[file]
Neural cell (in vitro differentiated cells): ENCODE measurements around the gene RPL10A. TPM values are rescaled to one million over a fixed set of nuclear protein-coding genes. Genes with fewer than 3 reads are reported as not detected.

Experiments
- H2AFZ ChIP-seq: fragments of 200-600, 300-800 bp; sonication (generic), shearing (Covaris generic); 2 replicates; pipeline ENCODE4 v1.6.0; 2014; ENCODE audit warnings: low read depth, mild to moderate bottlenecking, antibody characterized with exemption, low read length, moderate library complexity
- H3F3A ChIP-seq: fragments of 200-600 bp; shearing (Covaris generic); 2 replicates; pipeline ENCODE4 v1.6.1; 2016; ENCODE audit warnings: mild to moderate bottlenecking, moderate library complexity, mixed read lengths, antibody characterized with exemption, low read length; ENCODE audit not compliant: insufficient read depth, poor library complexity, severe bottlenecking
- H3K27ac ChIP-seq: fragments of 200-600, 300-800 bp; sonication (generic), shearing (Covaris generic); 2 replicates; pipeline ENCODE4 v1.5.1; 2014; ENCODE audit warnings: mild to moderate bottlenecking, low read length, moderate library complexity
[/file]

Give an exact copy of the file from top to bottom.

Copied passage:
Neural cell (in vitro differentiated cells): ENCODE measurements around the gene RPL10A. TPM values are rescaled to one million over a fixed set of nuclear protein-coding genes. Genes with fewer than 3 reads are reported as not detected.

Experiments
- H2AFZ ChIP-seq: fragments of 200-600, 300-800 bp; sonication (generic), shearing (Covaris generic); 2 replicates; pipeline ENCODE4 v1.6.0; 2014; ENCODE audit warnings: low read depth, mild to moderate bottlenecking, antibody characterized with exemption, low read length, moderate library complexity
- H3F3A ChIP-seq: fragments of 200-600 bp; shearing (Covaris generic); 2 replicates; pipeline ENCODE4 v1.6.1; 2016; ENCODE audit warnings: mild to moderate bottlenecking, moderate library complexity, mixed read lengths, antibody characterized with exemption, low read length; ENCODE audit not compliant: insufficient read depth, poor library complexity, severe bottlenecking
- H3K27ac ChIP-seq: fragments of 200-600, 300-800 bp; sonication (generic), shearing (Covaris generic); 2 replicates; pipeline ENCODE4 v1.5.1; 2014; ENCODE audit warnings: mild to moderate bottlenecking, low read length, moderate library complexity